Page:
How to Become a Welder in 5 Steps

Research what it takes to become a welder. Learn about training requirements, certification, salary and job outlook to find out if this is the career for you. Schools offering Industrial Automation Engineering Technology degrees can also be found in these popular choices.

What Does a Welder Do?

Welders use specialty equipment to heat and bond metals together. As a welder, you may work in industries such as construction and manufacturing. You'll use tools including torches and clamps during the welding process. You'll need to be able to read blueprints, calculate dimensions and examine pieces for defects.

The table below also tells you about employment statistics.

Training Required Postsecondary certificate or associate's degree program; apprenticeship or on-the-job training acceptable for some positions
Education Field of Study Welding
Key Skills Manual dexterity, physical strength, attention to detail, troubleshooting
Certification Certification is generally optional, but may be required by some employers
Job Growth (2014-2024) 4% (for all welders, cutters, solderers and brazers)*
Median Salary (2015) $38,150 (for all welders, cutters, solderers and brazers)*

Source: *U.S. Bureau of Labor Statistics

What is a Welder?

A welder is a skilled worker who uses a precise application of heat to melt, mingle and join two pieces of metal. You might weld steel structural beams used in buildings and bridges, pipes used in refineries, and pipelines, panels and beams used in cars, or components used in machinery. Your duties in the welding process include positioning and securing metal parts with clamps, bolts or other restraints; igniting torches; applying a torch to welding area; monitoring welding process to prevent overheating or other mishaps; and examining welds for defects.

Step 1: Prepare in High School

The American Welding Society advises that you strive for a well-rounded education in high school (www.aws.org). Take shop, math and science courses, in addition to welding if your school offers it. High school welding courses acquaint you with standard oxy-acetylene welding technology and the use of assorted metal-shaping equipment.

Step 2: Undergo Training

Employers might be willing to train you on the job, but most prefer applicants who have some formal instruction. Training is available in the military and through certificate and associate's degree programs at community colleges, vocational and technical schools, and private academies.

Certificate programs may cover specific welding technologies, such as oxy-acetylene, gas tungsten or gas metal arc welding, or a broad set of technologies. Most associate's degree programs provide broad coverage of multiple technologies and topics such as blueprint reading, drafting, metallurgy and site safety. Many associate's degree programs include an internship.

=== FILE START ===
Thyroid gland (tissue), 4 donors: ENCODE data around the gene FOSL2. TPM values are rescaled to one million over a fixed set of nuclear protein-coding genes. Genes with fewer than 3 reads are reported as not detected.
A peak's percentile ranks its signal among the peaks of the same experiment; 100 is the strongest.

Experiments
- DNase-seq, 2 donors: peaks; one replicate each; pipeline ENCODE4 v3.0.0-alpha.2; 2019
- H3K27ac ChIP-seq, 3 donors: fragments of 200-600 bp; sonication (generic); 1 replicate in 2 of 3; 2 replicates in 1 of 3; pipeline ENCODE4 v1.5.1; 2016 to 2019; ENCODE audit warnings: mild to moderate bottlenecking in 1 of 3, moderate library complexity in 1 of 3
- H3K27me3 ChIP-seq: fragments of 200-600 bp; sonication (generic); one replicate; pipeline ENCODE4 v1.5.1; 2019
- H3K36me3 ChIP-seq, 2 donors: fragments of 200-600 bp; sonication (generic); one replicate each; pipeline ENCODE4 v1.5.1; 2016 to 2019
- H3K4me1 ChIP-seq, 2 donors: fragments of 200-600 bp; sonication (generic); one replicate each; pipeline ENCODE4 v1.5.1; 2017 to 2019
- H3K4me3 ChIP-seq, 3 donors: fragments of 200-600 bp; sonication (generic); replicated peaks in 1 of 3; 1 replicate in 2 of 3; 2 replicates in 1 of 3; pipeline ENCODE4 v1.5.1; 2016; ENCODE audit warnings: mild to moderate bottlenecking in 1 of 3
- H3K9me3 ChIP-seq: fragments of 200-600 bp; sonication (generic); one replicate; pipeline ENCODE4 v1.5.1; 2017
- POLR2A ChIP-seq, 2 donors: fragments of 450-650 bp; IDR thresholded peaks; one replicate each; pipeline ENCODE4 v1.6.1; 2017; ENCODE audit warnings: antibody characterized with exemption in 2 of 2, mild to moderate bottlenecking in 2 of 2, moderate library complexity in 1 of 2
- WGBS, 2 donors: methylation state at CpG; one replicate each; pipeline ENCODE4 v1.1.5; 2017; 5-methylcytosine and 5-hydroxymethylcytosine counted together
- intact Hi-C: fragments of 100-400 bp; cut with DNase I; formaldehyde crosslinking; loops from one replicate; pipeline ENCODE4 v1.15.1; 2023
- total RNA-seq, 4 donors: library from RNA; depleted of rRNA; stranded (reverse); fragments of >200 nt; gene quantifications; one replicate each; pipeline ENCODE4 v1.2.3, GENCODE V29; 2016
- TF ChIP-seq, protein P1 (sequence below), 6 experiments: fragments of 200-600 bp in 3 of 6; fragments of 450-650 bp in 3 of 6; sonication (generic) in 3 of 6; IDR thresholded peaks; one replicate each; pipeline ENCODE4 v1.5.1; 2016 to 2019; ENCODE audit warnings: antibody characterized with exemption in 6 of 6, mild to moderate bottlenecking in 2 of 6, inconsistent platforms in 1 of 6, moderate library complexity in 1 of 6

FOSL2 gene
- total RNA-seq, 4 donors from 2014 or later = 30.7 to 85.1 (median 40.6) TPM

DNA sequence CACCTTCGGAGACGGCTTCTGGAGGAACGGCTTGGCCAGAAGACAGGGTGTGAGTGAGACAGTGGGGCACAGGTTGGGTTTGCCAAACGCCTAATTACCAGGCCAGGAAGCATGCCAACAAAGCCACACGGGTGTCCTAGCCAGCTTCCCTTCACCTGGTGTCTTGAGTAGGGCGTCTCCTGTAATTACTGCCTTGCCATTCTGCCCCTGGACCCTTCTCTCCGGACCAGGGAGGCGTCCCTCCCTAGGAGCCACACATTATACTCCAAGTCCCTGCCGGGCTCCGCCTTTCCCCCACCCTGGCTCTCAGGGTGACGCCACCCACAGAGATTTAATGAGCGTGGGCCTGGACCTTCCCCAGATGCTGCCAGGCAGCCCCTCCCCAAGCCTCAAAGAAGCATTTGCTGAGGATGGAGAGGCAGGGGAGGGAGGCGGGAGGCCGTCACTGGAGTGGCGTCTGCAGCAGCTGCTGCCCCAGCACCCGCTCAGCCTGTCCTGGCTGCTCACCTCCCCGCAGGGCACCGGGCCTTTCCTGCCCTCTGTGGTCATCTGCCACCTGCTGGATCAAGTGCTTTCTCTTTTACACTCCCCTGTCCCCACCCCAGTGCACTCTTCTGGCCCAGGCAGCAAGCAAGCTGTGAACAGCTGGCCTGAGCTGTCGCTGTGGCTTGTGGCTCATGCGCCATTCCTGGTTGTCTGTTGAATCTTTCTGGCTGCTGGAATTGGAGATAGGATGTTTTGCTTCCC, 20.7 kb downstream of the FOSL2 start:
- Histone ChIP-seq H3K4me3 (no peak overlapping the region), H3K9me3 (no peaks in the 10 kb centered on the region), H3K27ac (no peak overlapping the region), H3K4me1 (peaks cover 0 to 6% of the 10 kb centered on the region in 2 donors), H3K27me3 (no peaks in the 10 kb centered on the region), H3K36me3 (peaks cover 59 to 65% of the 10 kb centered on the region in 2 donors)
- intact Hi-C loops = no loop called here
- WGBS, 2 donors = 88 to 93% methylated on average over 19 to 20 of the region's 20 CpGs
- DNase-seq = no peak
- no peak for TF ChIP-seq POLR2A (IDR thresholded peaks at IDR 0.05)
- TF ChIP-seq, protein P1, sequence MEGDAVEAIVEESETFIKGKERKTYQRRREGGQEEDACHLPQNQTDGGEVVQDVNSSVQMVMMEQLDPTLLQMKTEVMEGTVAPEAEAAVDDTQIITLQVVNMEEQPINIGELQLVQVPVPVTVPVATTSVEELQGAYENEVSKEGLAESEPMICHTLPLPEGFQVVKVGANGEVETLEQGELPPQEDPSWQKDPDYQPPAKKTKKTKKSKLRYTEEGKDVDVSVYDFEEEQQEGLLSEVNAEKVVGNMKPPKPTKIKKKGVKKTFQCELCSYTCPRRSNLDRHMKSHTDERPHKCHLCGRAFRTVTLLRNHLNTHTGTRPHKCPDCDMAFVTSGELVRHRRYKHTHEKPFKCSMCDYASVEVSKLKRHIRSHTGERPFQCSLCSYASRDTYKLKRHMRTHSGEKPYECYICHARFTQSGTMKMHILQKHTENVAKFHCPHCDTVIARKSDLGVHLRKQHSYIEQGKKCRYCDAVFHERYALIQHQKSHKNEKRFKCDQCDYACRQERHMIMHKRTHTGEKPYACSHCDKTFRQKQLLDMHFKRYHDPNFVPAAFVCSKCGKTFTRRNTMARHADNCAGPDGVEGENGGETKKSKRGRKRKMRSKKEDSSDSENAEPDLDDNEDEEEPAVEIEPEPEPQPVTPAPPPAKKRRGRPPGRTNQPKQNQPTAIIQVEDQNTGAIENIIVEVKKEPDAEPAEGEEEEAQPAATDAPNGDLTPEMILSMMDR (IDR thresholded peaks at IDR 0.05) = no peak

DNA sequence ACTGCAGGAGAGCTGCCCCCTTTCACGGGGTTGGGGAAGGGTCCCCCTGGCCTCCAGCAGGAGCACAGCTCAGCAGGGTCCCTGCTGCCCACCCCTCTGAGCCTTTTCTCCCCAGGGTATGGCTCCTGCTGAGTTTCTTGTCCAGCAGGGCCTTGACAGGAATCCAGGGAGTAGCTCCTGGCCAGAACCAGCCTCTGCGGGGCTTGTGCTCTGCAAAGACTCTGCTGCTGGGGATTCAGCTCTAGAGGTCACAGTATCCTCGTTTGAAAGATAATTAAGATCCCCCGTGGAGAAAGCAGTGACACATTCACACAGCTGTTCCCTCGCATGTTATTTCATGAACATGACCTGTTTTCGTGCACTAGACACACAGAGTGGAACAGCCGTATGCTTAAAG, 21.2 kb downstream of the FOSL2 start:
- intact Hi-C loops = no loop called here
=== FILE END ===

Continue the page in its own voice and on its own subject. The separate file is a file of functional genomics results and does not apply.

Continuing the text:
Step 3: Obtain a Job

Building construction, infrastructure projects, machinery manufacturing, general purpose manufacturing and the automotive industry are some of the areas where you could apply your welding skills. In 2014, about 397,900 people worked as welders, cutters, solderers and brazers, according to the U.S. Bureau of Labor Statistics (www.bls.gov). Figures for welders alone weren't available. From 2014-2024, employment was projected to rise four percent to around 412,300. Productivity-enhancing technologies will constrain demand for your services. Demand is likely to be strongest in the manufacturing sector. The BLS reports that the median annual salary was $38,150 as of May 2015.

Step 4: Consider Certification

Many employers have internal certification programs, but for a performance-based credential with no educational prerequisites, the American Welding Society's Certified Welder (CW) is your main option. The CW exam tests your ability to perform welding procedures used with sheet metal, petroleum pipelines, structural steel and chemical refineries. To remain certified, you submit a maintenance form every six months that verifies your continued employment as a welder.

Step 5: Advance Your Career

Through accumulated experience and further training, you can open up a wider set of career options. If you have managerial talent and can obtain financing, you could open your own shop. Earning a bachelor's degree will qualify you to become a welding engineer. Other possibilities include welding instructor, welding inspector or site supervisor.

What Are Some Related Alternative Careers?

Careers that typically require similar education and training to welders include those of assemblers and fabricators as well as machinists. Machinists operate machines to produce instruments, tools and metal parts. Assemblers and fabricators work for manufacturing businesses and are responsible for assembling and sometimes installing products.

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